The Smoke by Simon Ings (book review).

February 23, 2018 | By | Reply More

Simon Ings brings us an alternative Earth in his latest book ‘The Smoke’, where history has diverged at some point from what we know to produce something far more bizarre than usually encountered in alternative histories. This is due to the pivotal event where this world split from our own being a biological discovery rather than a physical or historical event.

The discovery of the biophotonic ray has led to the questionable reversal of death, the speciation of humans into various sub-species with varying degrees of separateness and a plethora of medical advances.

For much of the book I struggled to get an accurate picture of what this world was like. Much of history appears to have diverted since WW1, still known as the Great War in this book, and initially I thought the setting was in the 1920s, with descriptions of the cold Yorkshire town where Stuart grew up seeming almost Dickensian, maybe steampunky.

The sprinkling of more advanced technologies from the Bund, the most advanced group of humans, quickly caused me to revise estimate to the fifties but, as smart phones and anti-grav trams made an appearance, I realised it was best to give up the attempt at dating the story because the book’s history was so divergent from ours by this point. The strange things going on in the Bund territory are by turns fabulously advanced and eerily uncivilised, giving this world a truly unique feel.

The first section of the book is written in the second tense, which I always find off-putting. It becomes clear eventually who the narrator is and why, but it’s still a risky stylistic choice that I find makes it harder to engage with the story. The majority of the book reverted to the more traditional first-person narrator, which I found more engaging. In either case, the viewpoint character is a young architectural student named Stuart, who struggles to escape his dour Yorkshire upbringing and make a new life in London, known colloquially as The Smoke.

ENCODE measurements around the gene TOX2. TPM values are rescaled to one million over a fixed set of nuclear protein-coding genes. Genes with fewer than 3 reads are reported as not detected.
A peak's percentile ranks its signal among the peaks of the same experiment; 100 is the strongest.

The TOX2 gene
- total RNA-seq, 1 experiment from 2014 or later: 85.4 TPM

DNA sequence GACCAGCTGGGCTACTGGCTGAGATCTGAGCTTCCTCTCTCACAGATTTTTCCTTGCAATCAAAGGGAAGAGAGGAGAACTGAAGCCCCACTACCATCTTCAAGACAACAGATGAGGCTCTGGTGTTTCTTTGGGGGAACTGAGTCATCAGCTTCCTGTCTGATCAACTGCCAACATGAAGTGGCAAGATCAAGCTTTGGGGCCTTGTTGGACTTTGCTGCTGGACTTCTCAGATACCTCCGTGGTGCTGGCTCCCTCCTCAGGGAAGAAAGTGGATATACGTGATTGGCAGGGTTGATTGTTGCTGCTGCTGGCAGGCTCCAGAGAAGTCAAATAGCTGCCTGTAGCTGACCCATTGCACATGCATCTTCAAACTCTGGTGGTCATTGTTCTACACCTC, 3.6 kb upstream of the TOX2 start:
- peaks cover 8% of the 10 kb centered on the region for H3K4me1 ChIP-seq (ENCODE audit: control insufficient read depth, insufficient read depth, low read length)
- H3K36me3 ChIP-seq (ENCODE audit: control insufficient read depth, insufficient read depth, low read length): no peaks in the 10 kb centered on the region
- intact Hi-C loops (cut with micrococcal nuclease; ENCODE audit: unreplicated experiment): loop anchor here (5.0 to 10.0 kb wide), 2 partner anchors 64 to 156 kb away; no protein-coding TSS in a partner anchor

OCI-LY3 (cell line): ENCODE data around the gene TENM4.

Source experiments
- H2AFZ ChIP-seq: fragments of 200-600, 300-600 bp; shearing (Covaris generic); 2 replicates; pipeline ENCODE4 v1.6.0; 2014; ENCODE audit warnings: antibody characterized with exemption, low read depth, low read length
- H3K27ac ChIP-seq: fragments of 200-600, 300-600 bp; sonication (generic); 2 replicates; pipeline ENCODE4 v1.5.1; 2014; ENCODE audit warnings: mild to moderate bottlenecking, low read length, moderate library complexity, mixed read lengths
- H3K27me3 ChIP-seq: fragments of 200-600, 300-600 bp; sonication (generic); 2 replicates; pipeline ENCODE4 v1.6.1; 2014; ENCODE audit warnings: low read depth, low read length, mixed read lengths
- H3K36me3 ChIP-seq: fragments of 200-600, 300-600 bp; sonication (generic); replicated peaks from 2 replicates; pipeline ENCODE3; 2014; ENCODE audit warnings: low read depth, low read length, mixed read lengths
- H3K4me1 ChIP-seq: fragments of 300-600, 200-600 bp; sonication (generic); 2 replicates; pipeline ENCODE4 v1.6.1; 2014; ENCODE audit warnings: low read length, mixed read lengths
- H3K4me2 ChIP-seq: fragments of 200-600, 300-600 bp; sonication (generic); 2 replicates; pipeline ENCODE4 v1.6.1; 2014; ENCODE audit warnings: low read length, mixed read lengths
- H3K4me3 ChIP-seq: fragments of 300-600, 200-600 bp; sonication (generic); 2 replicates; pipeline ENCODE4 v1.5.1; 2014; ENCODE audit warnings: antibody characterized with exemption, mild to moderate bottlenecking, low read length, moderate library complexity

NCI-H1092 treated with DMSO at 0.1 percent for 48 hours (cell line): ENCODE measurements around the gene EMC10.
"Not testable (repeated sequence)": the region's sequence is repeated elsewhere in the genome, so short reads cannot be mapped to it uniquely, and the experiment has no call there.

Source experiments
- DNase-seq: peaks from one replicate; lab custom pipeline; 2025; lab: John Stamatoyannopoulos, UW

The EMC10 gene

There are flashbacks and memories of his childhood to round out the picture of Stuart’s life, but mostly the story follows his relationship with Fel, one of the indefinably different people of the Bund. Her father is behind many of their medical advances and the contrast between these two characters and Stuart’s own salt-of-the-Earth father, Bob, is a wonderful character study.

Despite the science-fictional trappings and alternate-history feel of the book, the story veers away from having a definite Science Fiction feel. Odd, hallucinogenic happenings, fantastical inventions and the ever-present influence of the sub-human Chickies begin to weave a slipstream feel to the book.

Ultimately, this becomes a hypnotic ride through an uncertain journey, where Stuart tries to come to terms with his mother’s abandonment, his father’s taciturnity, his girlfriend’s quirkiness and the realisation that his chosen profession is becoming redundant in the face of scientific advances. Simon Ings has created a distinctive world and style that captures the weirdness of what might have been.

Gareth D Jones

February 2018

(pub: Gollancz. 295 page enlarged paperback. Price: £16.99 (UK)). ISBN: 978-0-575-12007-5)

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Category: Books, Scifi

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